Kiwi "Can Do" or bravado?
There’s one topic top of every farmer’s mind in New Zealand at the moment: biosecurity. I wrote about it in a column at the end of July last year, and touched on New Zealand’s first case of Mycoplasma bovis at the time.
A year later and the number of properties where cases have been confirmed has reached 47: that’s 47 farms or, in a few cases smallholdings, that have or will have all their cattle culled, infected and uninfected.
After some uncertainty, and despite a rising number of cases, on May 28th Government announced it would persevere with eradication, albeit in a “phased” manner. At the time it predicted 152,000 cattle would have to be culled in order to “depopulate” an anticipated 200 farms and smallholdings. 2 months after depopulation, farms are allowed to restock and resume farming. Compensation is being paid for loss of income and the value of stock. The bill’s expected to be NZ$ 880,000 million (apprx £454 mln), with farmer-funded bodies Dairy NZ and Beef + Lamb NZ picking up 32% of that.
New Zealand is aiming for a world first in eradicating cattle disease Mycoplasma bovis but Future Farming correspondent Andrew Swallow thinks it’s a long shot. Photo: Andrew Swallow
Worlds first eradication?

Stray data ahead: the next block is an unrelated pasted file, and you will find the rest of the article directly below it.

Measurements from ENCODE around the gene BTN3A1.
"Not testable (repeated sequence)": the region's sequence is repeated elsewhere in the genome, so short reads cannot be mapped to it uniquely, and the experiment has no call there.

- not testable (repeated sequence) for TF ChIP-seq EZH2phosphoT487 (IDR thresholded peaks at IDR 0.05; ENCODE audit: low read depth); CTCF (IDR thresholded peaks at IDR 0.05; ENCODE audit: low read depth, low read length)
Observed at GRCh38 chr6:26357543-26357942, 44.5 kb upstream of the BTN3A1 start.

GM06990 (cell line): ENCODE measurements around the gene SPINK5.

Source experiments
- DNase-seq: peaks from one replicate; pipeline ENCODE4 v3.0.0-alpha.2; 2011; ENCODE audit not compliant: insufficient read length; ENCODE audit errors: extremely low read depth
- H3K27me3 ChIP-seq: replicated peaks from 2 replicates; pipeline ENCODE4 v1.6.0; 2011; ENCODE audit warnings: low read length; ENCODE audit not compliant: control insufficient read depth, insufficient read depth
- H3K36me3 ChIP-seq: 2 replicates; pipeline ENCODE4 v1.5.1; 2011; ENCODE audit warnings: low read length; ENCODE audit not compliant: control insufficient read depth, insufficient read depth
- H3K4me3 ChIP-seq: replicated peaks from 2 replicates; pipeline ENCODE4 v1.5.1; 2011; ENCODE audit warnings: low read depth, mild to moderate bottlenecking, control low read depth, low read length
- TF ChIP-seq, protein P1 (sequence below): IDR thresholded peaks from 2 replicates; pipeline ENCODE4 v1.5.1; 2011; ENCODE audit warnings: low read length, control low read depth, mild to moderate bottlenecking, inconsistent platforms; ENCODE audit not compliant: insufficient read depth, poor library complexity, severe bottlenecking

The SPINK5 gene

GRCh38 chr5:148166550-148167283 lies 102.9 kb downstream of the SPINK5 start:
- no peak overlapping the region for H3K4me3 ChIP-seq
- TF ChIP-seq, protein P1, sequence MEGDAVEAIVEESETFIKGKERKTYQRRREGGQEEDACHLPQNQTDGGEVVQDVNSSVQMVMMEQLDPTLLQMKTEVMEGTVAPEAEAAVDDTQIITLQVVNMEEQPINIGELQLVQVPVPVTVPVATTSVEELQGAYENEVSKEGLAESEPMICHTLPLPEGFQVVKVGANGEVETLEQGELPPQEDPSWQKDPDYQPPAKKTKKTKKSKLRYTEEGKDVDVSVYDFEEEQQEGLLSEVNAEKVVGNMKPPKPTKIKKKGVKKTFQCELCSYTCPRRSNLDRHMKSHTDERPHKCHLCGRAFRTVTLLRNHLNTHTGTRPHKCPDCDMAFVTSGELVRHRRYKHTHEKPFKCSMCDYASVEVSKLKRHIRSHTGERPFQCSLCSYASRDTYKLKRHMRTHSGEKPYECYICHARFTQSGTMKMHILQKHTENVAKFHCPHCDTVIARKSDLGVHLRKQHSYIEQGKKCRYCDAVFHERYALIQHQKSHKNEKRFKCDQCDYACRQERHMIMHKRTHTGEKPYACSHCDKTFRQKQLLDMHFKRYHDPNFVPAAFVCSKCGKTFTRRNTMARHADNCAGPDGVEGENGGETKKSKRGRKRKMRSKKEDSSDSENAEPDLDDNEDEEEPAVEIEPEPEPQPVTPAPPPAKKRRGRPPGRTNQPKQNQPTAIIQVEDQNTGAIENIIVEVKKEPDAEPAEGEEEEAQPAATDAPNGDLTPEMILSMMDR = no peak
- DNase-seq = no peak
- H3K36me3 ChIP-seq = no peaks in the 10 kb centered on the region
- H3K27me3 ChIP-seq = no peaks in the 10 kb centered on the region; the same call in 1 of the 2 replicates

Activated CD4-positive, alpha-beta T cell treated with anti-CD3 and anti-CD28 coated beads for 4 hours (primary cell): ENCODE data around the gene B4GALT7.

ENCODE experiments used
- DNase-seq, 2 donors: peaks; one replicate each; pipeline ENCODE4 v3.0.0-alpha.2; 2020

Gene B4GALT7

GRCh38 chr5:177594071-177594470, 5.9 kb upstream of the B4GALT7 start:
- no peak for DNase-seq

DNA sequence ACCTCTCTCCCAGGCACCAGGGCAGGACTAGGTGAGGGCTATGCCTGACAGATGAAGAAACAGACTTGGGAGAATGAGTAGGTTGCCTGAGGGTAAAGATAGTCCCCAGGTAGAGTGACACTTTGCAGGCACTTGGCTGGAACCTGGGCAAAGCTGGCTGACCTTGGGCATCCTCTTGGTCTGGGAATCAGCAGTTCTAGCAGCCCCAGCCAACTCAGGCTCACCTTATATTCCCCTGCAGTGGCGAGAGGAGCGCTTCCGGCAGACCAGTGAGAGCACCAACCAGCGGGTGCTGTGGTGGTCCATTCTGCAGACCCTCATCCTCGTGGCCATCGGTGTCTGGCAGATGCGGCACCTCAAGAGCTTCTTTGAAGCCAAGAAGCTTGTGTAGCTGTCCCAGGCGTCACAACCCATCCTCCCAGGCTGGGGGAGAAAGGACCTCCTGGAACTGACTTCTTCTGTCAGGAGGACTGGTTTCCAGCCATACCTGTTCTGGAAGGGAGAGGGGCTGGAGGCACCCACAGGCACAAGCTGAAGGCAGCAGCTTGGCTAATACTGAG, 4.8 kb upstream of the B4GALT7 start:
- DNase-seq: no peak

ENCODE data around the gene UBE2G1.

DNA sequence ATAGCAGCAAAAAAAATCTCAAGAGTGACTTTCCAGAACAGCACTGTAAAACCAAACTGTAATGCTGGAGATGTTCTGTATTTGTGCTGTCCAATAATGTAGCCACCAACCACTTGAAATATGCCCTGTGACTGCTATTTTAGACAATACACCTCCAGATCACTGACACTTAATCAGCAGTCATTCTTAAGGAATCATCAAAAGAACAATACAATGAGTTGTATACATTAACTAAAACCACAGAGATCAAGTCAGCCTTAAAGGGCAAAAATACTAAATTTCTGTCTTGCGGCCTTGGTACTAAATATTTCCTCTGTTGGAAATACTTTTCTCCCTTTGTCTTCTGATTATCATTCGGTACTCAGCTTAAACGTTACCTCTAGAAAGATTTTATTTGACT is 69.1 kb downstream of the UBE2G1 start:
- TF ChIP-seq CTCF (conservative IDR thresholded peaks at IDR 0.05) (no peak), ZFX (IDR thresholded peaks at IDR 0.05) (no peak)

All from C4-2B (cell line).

If eradication succeeds, it will be a world first. New Zealand’s Ministry for Primary Industry (MPI) believes it’s possible because to date, every case has a connection to a previous one, and, by analysing the mutations in the DNA in the strain present in New Zealand, it’s calculated we’re dealing with the results of a single incursion around New Year 2016. That was onto a 2,400-cow dairy farm in Southland. What brought it in will probably never be known for sure, despite investigations involving warranted searches on several premises. What’s worrying is that the number of ‘trace properties’ is now 3,178, and they’re only the ones MPI knows about. Non-compliance with New Zealand’s mandatory beef and deer traceability scheme, introduced in 2012, has been found to be widespread. Most farmers probably knew that. Now the Ministry does too. It’s also admitted it didn’t realise how mobile the South Island cattle herd is. Then there are the waste milk movements. It has been common practice for calf rearers to go round dairy farms collecting milk not fit for sale, including mastitis milk. It’s a sure-fire M bovis transmission pathway, with no formal traceability. I sincerely hope MPI can pull this off, but the odds seem stacked against.
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